The COVID-19 pandemic has disrupted learning for more than 1.5 billion students worldwide with over 18 million of those students being in Kenya. With school closures disrupting learning for students in the country, the impact of learning has largely impacted disadvantaged students and their families. This is due to the fact that as much as learning in classrooms has been interrupted, some students have had the priviledge of being taught as well as accessing reading materials online; which has not been the same for students in informal settlements, refugee camps and low-income households.
Despite the shutdown, there was hope that schools would resume before the end of the year. However, hopes were dimmed when the Ministry of Education announced that the 2020 school calendar would be forfeited and that students would be repeating classes come January 2021. Well, that simply meant that teachers, parents, and learners had to figure out entirely how to compensate for the lost academic year.
In response to that, Eneza, through its educational content platform Shupavu291, teamed up with Safaricom with an aim of helping learners access content through the platform for free to help them keep up with their studies during the COVID-19 period.
Eneza Education, a digital education company here in Kenya has been in operation since 2013 and since its inception, Eneza has managed to digitize the Kenya Curriculum while providing quizzes, and revision materials that can be accessed through the web or via SMS. The platform also has an After-Teacher feature where a learner can ask a teacher questions that get responded to in 15 minutes.
“We are not only in Kenya but also Ghana and Cote d’ Ivore and this month we are launching operations in Rwanda.” said Joan Njogu, the head of commercial operations at Eneza Education in a candid interview we had with her.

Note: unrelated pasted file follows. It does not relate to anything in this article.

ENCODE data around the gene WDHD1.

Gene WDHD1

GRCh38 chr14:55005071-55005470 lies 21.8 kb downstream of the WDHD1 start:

With Safaricom’s main mandate of transforming lives, they have always tried to identify opportunities that would have the most transformative impacts on its customers. Therefore when the Ministry of Education announced the closure of schools with an absolute uncertainty of when they would be open, Safaricom collaborated with Eneza Education. The collaboration came to light in a time when Safaricom was trying to see what they would do to ease the burden of its consumers accessing education while at home.
“Our partnership with Safaricom started in 2012 when our founders thought about how Eneza could serve not only people with smartphones and good internet connections but also those without. As a result of the partnership, we were able to come up with a product where a user would be able to pay a daily fee and be able to access unlimited materials with the SMS plan.” Said Joan.
Since 2nd April 2020, through their partnership with Safaricom, learners have a chance to access the Shupavu291 platform free of charge and get free revision lessons, revision papers as well as Wikipedia to help them keep up with their studies during the COVID-19 outbreak.
While currently the platform is free, we were taken aback, but at the same time impressed, after learning how ridiculously cheap it is to access Shupavu291. Eneza charges just Ksh 3 per day. Additionally, they charge a weekly fee of Ksh15, and Ksh 50 caters to a student for the whole month.
It is also worth noting that the platform only has resources for learners from class 4 to form 4.
Currently, the platform has about 1.85 million active students, a number that Joan says grew rapidly when they made the platform free of charge after schools were closed.